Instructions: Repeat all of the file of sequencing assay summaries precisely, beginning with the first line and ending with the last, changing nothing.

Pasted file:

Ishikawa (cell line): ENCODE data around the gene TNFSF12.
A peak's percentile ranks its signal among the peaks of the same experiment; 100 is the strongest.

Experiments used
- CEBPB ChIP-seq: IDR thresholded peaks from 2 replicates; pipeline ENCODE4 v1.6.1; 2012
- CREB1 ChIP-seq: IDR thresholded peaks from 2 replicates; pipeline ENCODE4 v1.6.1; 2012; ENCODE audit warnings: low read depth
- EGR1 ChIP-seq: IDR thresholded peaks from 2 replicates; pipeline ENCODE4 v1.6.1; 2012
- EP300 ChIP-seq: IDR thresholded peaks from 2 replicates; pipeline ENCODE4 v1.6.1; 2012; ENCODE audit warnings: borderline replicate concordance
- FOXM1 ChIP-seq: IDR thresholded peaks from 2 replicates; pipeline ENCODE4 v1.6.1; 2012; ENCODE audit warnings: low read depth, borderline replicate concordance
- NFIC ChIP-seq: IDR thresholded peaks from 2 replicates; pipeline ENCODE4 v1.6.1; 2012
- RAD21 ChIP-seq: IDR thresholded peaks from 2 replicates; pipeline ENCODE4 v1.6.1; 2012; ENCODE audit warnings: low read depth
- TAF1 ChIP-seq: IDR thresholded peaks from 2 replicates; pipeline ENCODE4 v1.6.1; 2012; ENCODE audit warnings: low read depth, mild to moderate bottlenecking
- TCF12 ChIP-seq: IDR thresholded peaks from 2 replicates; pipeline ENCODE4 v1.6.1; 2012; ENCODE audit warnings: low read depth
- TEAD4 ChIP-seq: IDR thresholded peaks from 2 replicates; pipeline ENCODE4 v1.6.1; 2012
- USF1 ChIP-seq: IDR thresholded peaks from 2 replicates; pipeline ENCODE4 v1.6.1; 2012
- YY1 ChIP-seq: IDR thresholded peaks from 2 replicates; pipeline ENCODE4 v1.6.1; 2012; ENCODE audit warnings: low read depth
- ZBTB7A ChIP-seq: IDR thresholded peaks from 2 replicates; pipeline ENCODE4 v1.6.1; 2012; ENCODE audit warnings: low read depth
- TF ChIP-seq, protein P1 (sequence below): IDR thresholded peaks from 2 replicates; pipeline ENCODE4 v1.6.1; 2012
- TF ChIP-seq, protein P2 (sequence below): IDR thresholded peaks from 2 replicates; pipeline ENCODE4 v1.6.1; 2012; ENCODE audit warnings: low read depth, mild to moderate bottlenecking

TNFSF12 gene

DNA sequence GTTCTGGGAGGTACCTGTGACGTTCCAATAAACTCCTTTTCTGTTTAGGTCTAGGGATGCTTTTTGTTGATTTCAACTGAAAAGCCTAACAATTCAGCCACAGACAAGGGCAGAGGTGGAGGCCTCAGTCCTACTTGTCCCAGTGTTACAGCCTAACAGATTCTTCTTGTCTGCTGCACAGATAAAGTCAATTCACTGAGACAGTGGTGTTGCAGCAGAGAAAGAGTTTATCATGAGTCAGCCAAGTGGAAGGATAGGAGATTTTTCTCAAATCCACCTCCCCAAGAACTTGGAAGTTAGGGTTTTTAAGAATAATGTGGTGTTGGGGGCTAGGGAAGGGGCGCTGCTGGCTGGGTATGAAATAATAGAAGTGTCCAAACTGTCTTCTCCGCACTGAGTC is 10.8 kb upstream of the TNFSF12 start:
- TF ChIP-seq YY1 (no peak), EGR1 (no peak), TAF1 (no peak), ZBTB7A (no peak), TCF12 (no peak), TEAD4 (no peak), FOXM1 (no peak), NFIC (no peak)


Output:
Ishikawa (cell line): ENCODE data around the gene TNFSF12.
A peak's percentile ranks its signal among the peaks of the same experiment; 100 is the strongest.

Experiments used
- CEBPB ChIP-seq: IDR thresholded peaks from 2 replicates; pipeline ENCODE4 v1.6.1; 2012
- CREB1 ChIP-seq: IDR thresholded peaks from 2 replicates; pipeline ENCODE4 v1.6.1; 2012; ENCODE audit warnings: low read depth
- EGR1 ChIP-seq: IDR thresholded peaks from 2 replicates; pipeline ENCODE4 v1.6.1; 2012
- EP300 ChIP-seq: IDR thresholded peaks from 2 replicates; pipeline ENCODE4 v1.6.1; 2012; ENCODE audit warnings: borderline replicate concordance
- FOXM1 ChIP-seq: IDR thresholded peaks from 2 replicates; pipeline ENCODE4 v1.6.1; 2012; ENCODE audit warnings: low read depth, borderline replicate concordance
- NFIC ChIP-seq: IDR thresholded peaks from 2 replicates; pipeline ENCODE4 v1.6.1; 2012
- RAD21 ChIP-seq: IDR thresholded peaks from 2 replicates; pipeline ENCODE4 v1.6.1; 2012; ENCODE audit warnings: low read depth
- TAF1 ChIP-seq: IDR thresholded peaks from 2 replicates; pipeline ENCODE4 v1.6.1; 2012; ENCODE audit warnings: low read depth, mild to moderate bottlenecking
- TCF12 ChIP-seq: IDR thresholded peaks from 2 replicates; pipeline ENCODE4 v1.6.1; 2012; ENCODE audit warnings: low read depth
- TEAD4 ChIP-seq: IDR thresholded peaks from 2 replicates; pipeline ENCODE4 v1.6.1; 2012
- USF1 ChIP-seq: IDR thresholded peaks from 2 replicates; pipeline ENCODE4 v1.6.1; 2012
- YY1 ChIP-seq: IDR thresholded peaks from 2 replicates; pipeline ENCODE4 v1.6.1; 2012; ENCODE audit warnings: low read depth
- ZBTB7A ChIP-seq: IDR thresholded peaks from 2 replicates; pipeline ENCODE4 v1.6.1; 2012; ENCODE audit warnings: low read depth
- TF ChIP-seq, protein P1 (sequence below): IDR thresholded peaks from 2 replicates; pipeline ENCODE4 v1.6.1; 2012
- TF ChIP-seq, protein P2 (sequence below): IDR thresholded peaks from 2 replicates; pipeline ENCODE4 v1.6.1; 2012; ENCODE audit warnings: low read depth, mild to moderate bottlenecking

TNFSF12 gene

DNA sequence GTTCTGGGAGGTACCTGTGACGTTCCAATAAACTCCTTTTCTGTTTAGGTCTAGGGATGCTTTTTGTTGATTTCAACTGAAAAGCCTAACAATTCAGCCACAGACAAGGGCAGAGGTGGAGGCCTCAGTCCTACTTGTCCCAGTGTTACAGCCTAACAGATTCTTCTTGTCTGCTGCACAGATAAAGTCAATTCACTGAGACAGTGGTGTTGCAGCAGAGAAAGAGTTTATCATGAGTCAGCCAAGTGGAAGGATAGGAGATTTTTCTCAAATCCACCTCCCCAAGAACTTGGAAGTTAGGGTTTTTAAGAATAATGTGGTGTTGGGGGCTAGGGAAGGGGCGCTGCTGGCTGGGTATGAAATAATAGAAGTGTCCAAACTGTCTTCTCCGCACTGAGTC is 10.8 kb upstream of the TNFSF12 start:
- TF ChIP-seq YY1 (no peak), EGR1 (no peak), TAF1 (no peak), ZBTB7A (no peak), TCF12 (no peak), TEAD4 (no peak), FOXM1 (no peak), NFIC (no peak)